Introduction to this document

 

Letter seeking authenticity of statement of fitness for work

Fake, yet convincing, fit notes can be bought on the Internet for under £10. If you have doubts about the authenticity of such a document, write to the GP who supposedly issued it. As you aren't requesting medical information, you don't need the employee's prior written consent. Our letter asks for confirmation in this situation.

Fakes for sale!

Within only a few days of the new system being introduced, fake - yet convincing - fit notes were readily available on the Internet for as little as £9.99 (although the website owners said that they were for entertainment purposes only).

If you're ever unsure of the authenticity of such documentation, there's no reason why you can't write to the GP who is supposed to have issued it. As you're not requesting any medical information about your employee - rather you're asking the GP to simply confirm that they issued the document - you don't need their prior written consent under the Access to Medical Reports Act 1988 as it’s not a request for a medical report.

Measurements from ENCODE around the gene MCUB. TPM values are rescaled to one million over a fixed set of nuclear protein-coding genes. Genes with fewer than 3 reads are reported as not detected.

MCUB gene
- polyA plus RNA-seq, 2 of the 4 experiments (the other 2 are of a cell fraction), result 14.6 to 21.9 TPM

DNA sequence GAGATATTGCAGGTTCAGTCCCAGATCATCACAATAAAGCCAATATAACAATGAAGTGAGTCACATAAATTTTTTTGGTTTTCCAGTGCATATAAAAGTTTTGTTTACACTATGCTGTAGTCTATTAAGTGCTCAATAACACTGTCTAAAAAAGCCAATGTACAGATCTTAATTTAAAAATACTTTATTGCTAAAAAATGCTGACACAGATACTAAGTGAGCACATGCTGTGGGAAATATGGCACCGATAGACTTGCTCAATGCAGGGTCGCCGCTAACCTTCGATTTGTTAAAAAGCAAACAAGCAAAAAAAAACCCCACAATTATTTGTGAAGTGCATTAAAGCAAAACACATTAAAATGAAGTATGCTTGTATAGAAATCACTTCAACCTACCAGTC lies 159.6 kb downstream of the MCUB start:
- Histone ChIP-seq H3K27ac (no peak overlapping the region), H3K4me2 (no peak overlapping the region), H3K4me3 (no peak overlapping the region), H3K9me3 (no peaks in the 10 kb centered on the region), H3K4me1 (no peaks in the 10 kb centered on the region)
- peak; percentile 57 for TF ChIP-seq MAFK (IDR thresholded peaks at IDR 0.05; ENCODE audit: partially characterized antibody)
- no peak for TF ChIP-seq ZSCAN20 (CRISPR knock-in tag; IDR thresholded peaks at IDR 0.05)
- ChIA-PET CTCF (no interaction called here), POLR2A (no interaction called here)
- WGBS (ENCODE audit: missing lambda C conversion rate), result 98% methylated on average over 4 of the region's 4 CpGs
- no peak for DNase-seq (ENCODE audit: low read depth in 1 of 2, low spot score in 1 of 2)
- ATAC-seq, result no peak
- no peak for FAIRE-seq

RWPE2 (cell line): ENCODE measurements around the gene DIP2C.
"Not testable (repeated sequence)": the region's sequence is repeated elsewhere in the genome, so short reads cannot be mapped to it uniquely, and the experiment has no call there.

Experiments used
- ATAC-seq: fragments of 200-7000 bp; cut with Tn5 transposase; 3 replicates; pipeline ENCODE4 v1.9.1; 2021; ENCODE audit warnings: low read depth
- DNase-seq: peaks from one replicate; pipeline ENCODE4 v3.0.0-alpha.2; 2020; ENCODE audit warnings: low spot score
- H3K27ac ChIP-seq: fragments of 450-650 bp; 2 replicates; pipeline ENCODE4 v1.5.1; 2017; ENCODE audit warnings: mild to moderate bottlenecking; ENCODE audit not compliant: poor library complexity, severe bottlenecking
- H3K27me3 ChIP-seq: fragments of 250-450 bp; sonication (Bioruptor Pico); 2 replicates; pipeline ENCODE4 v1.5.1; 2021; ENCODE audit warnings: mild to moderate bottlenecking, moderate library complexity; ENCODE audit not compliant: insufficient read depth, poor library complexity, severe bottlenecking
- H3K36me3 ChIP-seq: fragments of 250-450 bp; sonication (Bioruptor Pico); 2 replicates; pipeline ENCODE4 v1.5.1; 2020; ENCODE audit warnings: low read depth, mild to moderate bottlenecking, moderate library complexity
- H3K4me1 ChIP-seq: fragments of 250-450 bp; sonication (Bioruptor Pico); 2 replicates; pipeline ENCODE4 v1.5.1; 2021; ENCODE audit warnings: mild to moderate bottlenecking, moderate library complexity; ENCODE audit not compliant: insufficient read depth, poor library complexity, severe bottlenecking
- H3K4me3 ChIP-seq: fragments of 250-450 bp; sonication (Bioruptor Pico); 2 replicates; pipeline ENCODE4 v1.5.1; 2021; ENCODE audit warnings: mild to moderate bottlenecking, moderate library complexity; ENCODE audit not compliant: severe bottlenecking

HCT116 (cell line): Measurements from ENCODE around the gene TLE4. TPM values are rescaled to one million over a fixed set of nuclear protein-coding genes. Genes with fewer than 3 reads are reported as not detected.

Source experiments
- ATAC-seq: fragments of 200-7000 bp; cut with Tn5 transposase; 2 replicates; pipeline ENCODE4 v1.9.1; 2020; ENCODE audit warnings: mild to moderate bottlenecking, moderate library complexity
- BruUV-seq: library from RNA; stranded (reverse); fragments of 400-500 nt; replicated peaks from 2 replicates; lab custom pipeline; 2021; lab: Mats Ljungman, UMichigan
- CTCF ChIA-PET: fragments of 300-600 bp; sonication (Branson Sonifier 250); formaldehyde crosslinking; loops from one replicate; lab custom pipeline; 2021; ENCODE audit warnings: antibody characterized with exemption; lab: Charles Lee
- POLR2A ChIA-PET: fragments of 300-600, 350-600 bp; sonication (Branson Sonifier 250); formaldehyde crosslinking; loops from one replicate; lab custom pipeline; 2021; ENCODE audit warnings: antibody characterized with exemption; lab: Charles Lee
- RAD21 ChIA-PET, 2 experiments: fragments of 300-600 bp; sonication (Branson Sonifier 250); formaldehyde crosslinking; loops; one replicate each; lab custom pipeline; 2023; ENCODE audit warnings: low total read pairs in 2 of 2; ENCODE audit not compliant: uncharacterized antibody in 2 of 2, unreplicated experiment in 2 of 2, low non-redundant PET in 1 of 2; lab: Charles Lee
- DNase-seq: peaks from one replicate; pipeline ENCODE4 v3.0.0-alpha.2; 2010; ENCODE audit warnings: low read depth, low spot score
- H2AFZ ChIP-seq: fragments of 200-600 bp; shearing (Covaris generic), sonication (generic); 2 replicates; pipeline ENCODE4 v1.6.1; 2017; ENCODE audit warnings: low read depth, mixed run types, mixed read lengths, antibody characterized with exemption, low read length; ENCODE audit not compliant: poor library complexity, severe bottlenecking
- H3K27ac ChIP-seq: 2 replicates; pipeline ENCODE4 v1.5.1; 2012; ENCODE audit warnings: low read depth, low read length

Our Letter Seeking Authenticity of Statement of Fitness for Work asks a GP to:

  •       confirm that they are the medical practitioner who issued the document
  •       not disclose any medical information about your employee
  •       reply as soon as possible (it's best to provide a self-addressed envelope for this purpose).

 

Check it out 

If the GP denies any involvement in issuing the fit note, you can take this up with the employee concerned. Should your investigation reveal that it is (or likely to be) a fake, you can take disciplinary action. Arguably, this would amount to gross misconduct because the employee has:

  • misled you about their time off
  • provided fake documentation; and
  • possibly claimed sick pay, i.e. SSP or company pay, fraudulently.